Date of Award

Spring 1-1-2015

Document Type

Dissertation

Degree Name

Doctor of Philosophy (PhD)

Department

Chemistry & Biochemistry

First Advisor

Niels H. Damrauer

Second Advisor

Cortlandt G. Pierpont

Third Advisor

Gordana Dukovic

Fourth Advisor

Steven M. George

Fifth Advisor

Charles Rogers

Abstract

To explore the impact of structure on photoinduced electron transfer processes, systematically tuned 4′-aryl-substituted terpyridyl ruthenium(II) complexes are synthesized and then studied in solution, film, and device settings. These complexes are introduced in the framework of dye-sensitized solar cells (DSSCs)—a low cost alternative to conventional silicon-based devices. A monolayer of ruthenium chromophores attached to a mesoporous TiO2 semiconductor is designed to efficiently absorb photons and initiate the separation of charge across a dye/semiconductor interface. Acting as a working electrode in a complete cell, this construction of sensitized TiO2 particles allows for the conversion of photons to current. In our work, structural tuning is performed within the aryl-terpyridine ligands, by systematically introducing methyl substituents at the ortho positions of the aryl moiety in order to explore dynamical electron transfer coupling at ruthenium/TiO2 interfaces.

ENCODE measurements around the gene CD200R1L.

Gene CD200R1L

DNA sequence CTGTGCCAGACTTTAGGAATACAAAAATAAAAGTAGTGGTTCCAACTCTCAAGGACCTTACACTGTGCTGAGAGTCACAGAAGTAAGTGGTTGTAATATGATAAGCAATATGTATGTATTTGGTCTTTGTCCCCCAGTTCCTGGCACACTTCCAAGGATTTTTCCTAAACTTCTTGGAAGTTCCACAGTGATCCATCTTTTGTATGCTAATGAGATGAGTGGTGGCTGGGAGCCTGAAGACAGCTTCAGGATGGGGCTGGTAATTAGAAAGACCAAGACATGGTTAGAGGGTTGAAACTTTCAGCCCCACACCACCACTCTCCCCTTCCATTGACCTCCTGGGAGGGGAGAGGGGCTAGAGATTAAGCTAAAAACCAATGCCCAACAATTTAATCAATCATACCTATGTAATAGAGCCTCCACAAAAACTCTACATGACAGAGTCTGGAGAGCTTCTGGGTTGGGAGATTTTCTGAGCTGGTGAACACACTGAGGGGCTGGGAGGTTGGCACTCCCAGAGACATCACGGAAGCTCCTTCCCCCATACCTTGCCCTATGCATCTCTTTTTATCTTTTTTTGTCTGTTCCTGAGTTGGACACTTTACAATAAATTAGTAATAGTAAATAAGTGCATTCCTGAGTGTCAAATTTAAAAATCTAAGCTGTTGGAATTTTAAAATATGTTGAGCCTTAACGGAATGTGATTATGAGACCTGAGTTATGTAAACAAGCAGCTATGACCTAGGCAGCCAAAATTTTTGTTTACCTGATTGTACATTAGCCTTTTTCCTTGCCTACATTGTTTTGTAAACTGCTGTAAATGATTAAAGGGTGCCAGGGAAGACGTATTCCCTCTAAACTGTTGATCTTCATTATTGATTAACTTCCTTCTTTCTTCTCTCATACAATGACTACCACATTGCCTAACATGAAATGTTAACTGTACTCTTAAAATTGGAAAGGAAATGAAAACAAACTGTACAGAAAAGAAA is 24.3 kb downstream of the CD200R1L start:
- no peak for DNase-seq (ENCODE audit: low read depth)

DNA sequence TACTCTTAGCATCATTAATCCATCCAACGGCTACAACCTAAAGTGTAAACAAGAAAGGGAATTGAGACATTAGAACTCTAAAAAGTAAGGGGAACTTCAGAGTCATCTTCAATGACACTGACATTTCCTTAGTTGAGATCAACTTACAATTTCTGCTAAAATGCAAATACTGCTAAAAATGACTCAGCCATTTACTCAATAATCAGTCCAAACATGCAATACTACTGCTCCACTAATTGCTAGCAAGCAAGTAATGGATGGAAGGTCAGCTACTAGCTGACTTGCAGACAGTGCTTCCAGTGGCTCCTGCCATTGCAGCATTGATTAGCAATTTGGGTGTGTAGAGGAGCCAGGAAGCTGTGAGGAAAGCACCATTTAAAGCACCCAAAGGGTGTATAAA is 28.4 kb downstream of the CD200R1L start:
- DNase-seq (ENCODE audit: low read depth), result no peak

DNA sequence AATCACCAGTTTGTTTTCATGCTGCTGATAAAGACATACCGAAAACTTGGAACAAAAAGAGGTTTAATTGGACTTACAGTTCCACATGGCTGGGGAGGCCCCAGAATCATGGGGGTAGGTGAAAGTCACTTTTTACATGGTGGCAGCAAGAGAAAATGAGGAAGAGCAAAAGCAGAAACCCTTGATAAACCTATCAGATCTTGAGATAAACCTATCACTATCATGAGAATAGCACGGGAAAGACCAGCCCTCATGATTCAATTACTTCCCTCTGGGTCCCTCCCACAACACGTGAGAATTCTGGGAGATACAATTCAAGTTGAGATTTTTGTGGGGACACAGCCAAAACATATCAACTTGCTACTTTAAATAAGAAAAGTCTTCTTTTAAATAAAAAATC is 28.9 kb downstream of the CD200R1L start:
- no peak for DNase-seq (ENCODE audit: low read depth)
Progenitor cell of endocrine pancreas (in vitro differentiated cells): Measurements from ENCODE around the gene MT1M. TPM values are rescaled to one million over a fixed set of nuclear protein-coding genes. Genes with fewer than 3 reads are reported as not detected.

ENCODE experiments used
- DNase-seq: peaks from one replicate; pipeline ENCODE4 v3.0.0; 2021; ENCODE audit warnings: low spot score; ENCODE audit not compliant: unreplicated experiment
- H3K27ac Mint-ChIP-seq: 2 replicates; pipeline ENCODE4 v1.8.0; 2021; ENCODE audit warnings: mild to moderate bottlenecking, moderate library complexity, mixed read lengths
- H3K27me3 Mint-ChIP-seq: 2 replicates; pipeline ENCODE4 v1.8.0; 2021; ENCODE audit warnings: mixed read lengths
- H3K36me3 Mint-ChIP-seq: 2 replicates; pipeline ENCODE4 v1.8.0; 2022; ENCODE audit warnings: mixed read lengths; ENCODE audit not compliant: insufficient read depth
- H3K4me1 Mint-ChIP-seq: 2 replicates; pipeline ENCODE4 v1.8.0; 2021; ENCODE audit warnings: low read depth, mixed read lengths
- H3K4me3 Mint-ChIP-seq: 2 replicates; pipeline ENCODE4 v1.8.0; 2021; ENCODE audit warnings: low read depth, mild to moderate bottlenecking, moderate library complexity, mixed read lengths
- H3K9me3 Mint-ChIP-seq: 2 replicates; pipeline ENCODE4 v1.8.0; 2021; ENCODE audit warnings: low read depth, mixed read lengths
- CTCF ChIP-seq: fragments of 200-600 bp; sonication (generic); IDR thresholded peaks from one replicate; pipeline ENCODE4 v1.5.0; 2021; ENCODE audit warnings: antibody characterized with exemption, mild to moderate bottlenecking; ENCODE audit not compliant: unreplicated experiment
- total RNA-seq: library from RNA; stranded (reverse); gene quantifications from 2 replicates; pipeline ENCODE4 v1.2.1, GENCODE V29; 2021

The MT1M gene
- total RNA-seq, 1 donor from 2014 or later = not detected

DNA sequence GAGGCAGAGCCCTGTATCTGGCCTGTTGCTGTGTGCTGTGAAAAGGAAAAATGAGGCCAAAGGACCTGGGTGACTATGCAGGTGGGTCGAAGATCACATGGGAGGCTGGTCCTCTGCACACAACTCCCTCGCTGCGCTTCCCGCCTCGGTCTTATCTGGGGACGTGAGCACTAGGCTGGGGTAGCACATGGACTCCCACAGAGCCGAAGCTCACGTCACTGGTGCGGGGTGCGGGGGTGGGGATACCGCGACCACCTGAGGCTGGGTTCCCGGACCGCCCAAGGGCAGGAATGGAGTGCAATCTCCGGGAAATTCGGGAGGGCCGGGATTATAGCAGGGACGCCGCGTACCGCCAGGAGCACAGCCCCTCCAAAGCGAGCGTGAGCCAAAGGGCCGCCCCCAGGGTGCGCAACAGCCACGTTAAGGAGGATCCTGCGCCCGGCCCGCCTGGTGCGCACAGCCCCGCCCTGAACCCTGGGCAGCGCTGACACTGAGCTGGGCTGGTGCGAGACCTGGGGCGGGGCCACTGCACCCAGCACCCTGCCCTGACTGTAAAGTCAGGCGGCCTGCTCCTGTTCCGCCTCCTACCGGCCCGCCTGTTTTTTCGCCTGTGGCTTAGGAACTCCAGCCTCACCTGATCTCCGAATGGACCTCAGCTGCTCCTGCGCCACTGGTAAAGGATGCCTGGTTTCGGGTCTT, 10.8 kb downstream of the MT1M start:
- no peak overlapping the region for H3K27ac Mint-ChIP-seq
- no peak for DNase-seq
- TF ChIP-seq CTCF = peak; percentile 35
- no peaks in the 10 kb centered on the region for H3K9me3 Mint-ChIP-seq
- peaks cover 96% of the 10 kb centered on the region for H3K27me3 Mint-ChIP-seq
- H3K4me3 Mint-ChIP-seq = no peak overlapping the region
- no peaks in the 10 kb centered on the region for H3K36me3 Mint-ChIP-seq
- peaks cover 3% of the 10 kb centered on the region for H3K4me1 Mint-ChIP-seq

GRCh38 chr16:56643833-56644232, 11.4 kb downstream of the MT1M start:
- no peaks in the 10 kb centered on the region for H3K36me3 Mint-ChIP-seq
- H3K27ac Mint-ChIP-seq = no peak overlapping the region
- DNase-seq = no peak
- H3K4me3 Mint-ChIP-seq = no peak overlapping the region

First, syntheses, electrochemical potentials, static emission, and temperature-dependent excited-state lifetimes of several 4′-aryl-substituted terpyridyl complexes of ruthenium(II) are presented. In these solution phase studies, the power of structural tuning manifests primarily with a 14-fold decrease in the excited-state lifetime of dimethylated species relative to unsubstituted aryl-terpyridine species. Next, an overview of the materials and procedures utilized to make complete DSSCs is presented. In an effort to determine the implications of structural tuning of these complexes within the DSSCs, total solar power conversion efficiency measurements are performed. These are then deconstructed to better understand the fundamental processes and how they impact light-to-current conversion. Injection yields are identified as the primary factor limiting the efficiencies of these ruthenium terpyridyl DSSCs. The final chapter presents an investigation of the kinetics of charge recombination—an energy-wasting back electron transfer process at play in photoinduced charge-separated processes. Transient absorption spectroscopy is applied to sensitized TiO2 films in an electrochemical setup simulating device conditions. The addition of methyl steric bulk is found to inhibit charge recombination, with measured recombination lifetimes increasing by over 12-fold across the series of structurally-tuned complexes. If injection yields can be improved, the structural tuning of recombination rate constants may be an important design rule for improving solar conversion efficiency in solar cells and water splitting devices.

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